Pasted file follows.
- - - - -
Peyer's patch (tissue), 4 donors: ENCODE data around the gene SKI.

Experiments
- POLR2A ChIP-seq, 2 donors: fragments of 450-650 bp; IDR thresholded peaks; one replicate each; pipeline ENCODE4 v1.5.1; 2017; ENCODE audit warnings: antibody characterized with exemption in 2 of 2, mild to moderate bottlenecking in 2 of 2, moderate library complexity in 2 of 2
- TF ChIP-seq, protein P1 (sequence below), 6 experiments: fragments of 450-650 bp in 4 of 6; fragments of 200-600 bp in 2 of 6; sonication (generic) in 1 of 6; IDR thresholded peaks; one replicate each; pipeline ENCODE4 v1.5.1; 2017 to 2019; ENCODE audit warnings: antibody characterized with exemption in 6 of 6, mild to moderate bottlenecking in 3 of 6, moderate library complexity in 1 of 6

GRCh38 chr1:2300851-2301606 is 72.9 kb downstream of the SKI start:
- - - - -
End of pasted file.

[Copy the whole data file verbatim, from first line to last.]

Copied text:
Peyer's patch (tissue), 4 donors: ENCODE data around the gene SKI.

Experiments
- POLR2A ChIP-seq, 2 donors: fragments of 450-650 bp; IDR thresholded peaks; one replicate each; pipeline ENCODE4 v1.5.1; 2017; ENCODE audit warnings: antibody characterized with exemption in 2 of 2, mild to moderate bottlenecking in 2 of 2, moderate library complexity in 2 of 2
- TF ChIP-seq, protein P1 (sequence below), 6 experiments: fragments of 450-650 bp in 4 of 6; fragments of 200-600 bp in 2 of 6; sonication (generic) in 1 of 6; IDR thresholded peaks; one replicate each; pipeline ENCODE4 v1.5.1; 2017 to 2019; ENCODE audit warnings: antibody characterized with exemption in 6 of 6, mild to moderate bottlenecking in 3 of 6, moderate library complexity in 1 of 6

GRCh38 chr1:2300851-2301606 is 72.9 kb downstream of the SKI start: